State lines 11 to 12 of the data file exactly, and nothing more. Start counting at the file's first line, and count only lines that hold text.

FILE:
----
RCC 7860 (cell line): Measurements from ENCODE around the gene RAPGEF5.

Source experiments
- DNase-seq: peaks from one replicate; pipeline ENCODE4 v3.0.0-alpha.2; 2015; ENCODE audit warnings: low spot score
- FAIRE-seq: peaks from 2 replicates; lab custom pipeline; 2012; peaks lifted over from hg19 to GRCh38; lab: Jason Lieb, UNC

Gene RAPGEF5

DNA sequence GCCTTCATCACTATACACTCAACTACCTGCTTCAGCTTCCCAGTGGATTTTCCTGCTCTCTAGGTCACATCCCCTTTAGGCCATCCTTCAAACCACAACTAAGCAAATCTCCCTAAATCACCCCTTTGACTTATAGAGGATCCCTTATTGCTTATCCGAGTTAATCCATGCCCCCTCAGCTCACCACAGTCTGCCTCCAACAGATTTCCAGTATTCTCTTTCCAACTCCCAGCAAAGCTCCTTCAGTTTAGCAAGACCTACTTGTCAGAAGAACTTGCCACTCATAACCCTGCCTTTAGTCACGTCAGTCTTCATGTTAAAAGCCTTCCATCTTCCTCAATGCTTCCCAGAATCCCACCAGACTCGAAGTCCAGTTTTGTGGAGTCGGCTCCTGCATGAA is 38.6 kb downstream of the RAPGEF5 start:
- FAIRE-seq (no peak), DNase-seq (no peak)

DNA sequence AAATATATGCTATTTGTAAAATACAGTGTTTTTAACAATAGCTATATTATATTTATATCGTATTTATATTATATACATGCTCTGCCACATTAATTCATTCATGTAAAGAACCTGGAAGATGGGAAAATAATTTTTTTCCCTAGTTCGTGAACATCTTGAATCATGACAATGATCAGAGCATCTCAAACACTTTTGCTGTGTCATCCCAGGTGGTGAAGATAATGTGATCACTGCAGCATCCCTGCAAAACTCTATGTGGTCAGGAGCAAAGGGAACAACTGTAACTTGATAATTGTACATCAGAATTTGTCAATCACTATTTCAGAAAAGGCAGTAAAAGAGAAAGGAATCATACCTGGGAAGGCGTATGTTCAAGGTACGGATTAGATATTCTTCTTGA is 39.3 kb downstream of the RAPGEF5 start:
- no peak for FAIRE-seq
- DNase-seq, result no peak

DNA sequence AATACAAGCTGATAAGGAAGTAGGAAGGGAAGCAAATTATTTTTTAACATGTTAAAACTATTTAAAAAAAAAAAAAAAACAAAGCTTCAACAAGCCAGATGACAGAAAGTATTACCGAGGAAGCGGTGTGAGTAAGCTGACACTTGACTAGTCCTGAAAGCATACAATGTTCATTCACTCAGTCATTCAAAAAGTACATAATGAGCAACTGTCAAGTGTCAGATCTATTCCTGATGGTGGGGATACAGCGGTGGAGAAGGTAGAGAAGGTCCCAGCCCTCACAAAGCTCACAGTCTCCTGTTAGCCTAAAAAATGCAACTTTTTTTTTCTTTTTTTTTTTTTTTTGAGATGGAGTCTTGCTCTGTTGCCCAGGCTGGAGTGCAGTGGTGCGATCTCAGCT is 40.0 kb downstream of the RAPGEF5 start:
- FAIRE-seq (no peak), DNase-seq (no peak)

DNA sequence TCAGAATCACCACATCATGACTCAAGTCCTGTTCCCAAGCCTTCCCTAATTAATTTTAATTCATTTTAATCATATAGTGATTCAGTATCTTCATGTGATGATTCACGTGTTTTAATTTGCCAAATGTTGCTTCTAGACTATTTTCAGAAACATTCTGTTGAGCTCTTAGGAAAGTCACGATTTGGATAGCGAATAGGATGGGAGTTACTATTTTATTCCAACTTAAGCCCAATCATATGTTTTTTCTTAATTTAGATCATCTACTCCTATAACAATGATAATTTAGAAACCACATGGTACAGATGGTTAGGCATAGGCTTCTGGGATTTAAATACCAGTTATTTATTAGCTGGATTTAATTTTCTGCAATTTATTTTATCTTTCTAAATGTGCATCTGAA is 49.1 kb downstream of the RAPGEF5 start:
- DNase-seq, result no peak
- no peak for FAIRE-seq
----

DNA sequence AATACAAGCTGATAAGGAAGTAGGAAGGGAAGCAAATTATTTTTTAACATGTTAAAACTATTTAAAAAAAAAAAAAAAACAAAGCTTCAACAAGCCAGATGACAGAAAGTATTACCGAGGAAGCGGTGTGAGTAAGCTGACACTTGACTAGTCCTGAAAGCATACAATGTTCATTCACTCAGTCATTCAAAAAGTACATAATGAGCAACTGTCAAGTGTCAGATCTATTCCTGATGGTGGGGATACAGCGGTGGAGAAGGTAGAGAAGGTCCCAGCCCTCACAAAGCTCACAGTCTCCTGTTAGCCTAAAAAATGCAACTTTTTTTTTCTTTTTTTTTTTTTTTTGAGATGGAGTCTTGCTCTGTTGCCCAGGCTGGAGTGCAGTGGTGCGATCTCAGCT is 40.0 kb downstream of the RAPGEF5 start:
- FAIRE-seq (no peak), DNase-seq (no peak)